Ellen G. White Writings

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Counsels on Health, Page 200

wholly useless in this busy world; whereas, if this is restricted, his attention is turned to himself and he is in constant danger of exaggerating his difficulties. If invalids would engage in some well-directed physical exercise, using their strength but not abusing it, they would find it an effective agent in their recovery.

Walking for Exercise

Those who are feeble and indolent should not yield to their inclination to be inactive, thus depriving themselves of air and sunlight, but should practice exercising out of doors in walking or working in the garden. They will become very much fatigued, but this will not injure them.... It is not good policy to give up the use of certain muscles because pain is felt when they are exercised. The pain is frequently caused by the effort of nature to give life and vigor to those parts that have become partially lifeless through inaction. The motion of these long-disused muscles will cause pain, because nature is awakening them to life.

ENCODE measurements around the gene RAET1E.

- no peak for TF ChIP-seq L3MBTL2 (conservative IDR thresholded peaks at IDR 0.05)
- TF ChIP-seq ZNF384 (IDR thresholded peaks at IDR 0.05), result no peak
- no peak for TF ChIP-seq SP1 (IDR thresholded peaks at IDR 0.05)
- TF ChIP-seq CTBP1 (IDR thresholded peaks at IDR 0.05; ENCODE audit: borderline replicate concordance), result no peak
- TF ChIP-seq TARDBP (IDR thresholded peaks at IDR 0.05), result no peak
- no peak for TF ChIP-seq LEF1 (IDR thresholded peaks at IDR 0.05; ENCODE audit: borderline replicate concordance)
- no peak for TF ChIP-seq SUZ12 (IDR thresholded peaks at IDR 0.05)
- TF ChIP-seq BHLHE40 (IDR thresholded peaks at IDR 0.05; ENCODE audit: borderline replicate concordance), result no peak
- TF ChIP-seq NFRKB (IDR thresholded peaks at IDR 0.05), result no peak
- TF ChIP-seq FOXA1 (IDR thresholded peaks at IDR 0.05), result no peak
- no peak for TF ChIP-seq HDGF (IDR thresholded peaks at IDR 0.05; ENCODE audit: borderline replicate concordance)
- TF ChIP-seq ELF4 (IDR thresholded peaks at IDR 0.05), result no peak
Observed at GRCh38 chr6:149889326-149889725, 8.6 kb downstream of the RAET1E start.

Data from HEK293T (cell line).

Walking, in all cases where it is possible, is the best remedy for diseased bodies, because in this exercise all the organs of the body are brought into use. Many who depend upon the movement cure could accomplish more for themselves by muscular exercise than the movements can do for them. In some cases, want of exercise causes the bowels and muscles to become enfeebled and shrunken, and these organs that have become enfeebled for want of use will be strengthened by exercise. There is no exercise that can take the place of walking. By it the circulation of the blood is greatly improved.—Testimonies for the Church 3:78 (1871).

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